WASHINGTON – The 2012 Nuclear Security Summit in South Korea achieved “modest” new gains toward the goal of ensuring that terrorists cannot obtain vulnerable nuclear materials but did little to establish concrete standards toward that end, observers said on Tuesday (see GSN, March 27).
The gathering of 53 world leaders that wrapped up on Tuesday was meant to build on the accomplishments of the first security summit in Washington in 2010. The communique issued at the conclusion of this week’s event urged continued international cooperation on a host of atomic protection activities, but it is a “limp document” in terms of establishing universally accepted benchmarks, Kenneth Brill, former U.S. ambassador to the International Atomic Energy Agency, told Global Security Newswire.
“The kind of language [used in the document] --‘we encourage,’ ‘we urge,’ ‘if it’s possible’ -- [represents] the lowest common denominator” in international negotiations, Brill said.
The Seoul summit produced some tangible new achievements, such as pledges by Italy and several other nations to eliminate their stocks of fissile material, the nongovernmental Fissile Materials Working Group noted in a Tuesday statement. The summit also yielded an agreement between the United States, France, Belgium and the Netherlands to produce medical isotopes without the use of weapons-grade highly enriched uranium by 2015, the group noted.
In addition, a number of nations also used the summit as a venue for announcing unilateral legislative and other measures for enhancing nuclear security (see related GSN story, today).
However, much like achievements unveiled two years ago, the commitments announced on Tuesday are voluntarily, involve a relatively small number of countries and come with no legally binding standards, Brill and others said.
The stated goal of the 2010 summit -- which produced 67 national commitments -- was that all vulnerable nuclear materials around the world be secured by 2014. The 2012 communique issued Tuesday stated that all governments bear the “fundamental responsibility” of protecting atomic substances and averting their acquisition by extremists.”
The document also places a high priority on guarding caches of highly enriched uranium, and urges countries to by the close of 2013 declare plans to reduce their reliance on the substance to the lowest level possible.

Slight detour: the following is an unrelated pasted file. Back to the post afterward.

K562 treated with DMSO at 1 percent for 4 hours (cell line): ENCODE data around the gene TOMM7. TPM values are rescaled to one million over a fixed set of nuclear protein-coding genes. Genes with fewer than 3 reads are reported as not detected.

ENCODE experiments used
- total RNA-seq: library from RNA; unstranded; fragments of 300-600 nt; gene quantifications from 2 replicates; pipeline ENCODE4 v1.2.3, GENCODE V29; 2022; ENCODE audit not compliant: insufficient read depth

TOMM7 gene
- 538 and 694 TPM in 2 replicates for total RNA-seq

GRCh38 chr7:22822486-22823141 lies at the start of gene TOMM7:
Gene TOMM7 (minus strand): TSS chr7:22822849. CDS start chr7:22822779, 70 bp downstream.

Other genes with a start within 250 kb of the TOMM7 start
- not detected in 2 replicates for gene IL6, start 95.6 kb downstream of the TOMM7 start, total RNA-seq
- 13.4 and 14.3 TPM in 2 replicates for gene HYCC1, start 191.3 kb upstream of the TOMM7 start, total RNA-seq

Alexandra Toma, executive director of the Connect U.S. Fund, said the Seoul summit largely produced a “reaffirmation” of the 2010 goals, and that advocates had “hoped to see bolder” new statements that pushed participants toward the creation of international standards for nuclear security.
Seoul summit-goers sought to broaden the scope of the gathering as compared to the 2010 event. However, topics added to the agenda -- including nuclear facility safety and the security of radiological materials that could be used to make so-called “dirty-bombs” -- were also addressed in a “lowest common denominator” fashion, according to Brill.
He said this week’s event “opened the door a crack” to the issue of nuclear facility safety, which some experts have said has become increasingly intertwined with nuclear security following the 2011 Fukushima atomic plant disaster in Japan (see GSN, March 14). The Seoul communiqué affirmed the importance of “coherent and synergistic” nuclear safety measures but did not urge any specific actions.
There is some indication that world leaders might move toward firmer universal commitments on more traditional nuclear security issues by the time the next summit takes place in the Netherlands in 2014, Brill said. For example, the Seoul communique sets a 2014 target date for adopting the 2005 amendment to the Convention for the Physical Protection of Nuclear Material, which includes requirements aimed at protecting nonmilitary nuclear material in domestic use, storage or transport. In addition, some world leaders seem to be warming to the idea that a more robust international consensus is needed, Brill noted.
Brill pointed to remarks at the summit by Australian Prime Minister Julia Gillard, in which she said world leaders “need to establish an accountability framework on nuclear security that builds confidence beyond 2014.
“In that regard, one thing that we might consider would be regular peer reviews of our domestic nuclear security arrangements that would ensure ongoing transparency and keep each of us, and all of us, on our toes, which is where we should be as we deal with this challenge,” Gillard said.
Currently, the “nuclear security regime is a patchwork of unaccountable voluntary arrangements that are inconsistent across borders,” Kenneth Luongo, president of the Partnership for Global Security, said in a statement Tuesday. “Consistent standards, transparency to promote international confidence, and national accountability are additions to the regime that are urgently needed.”
The 2012 Nuclear Security Summit in South Korea achieved “modest” new gains toward the goal of ensuring that terrorists cannot obtain vulnerable nuclear materials but did little to establish concrete standards toward that end, observers said on Tuesday.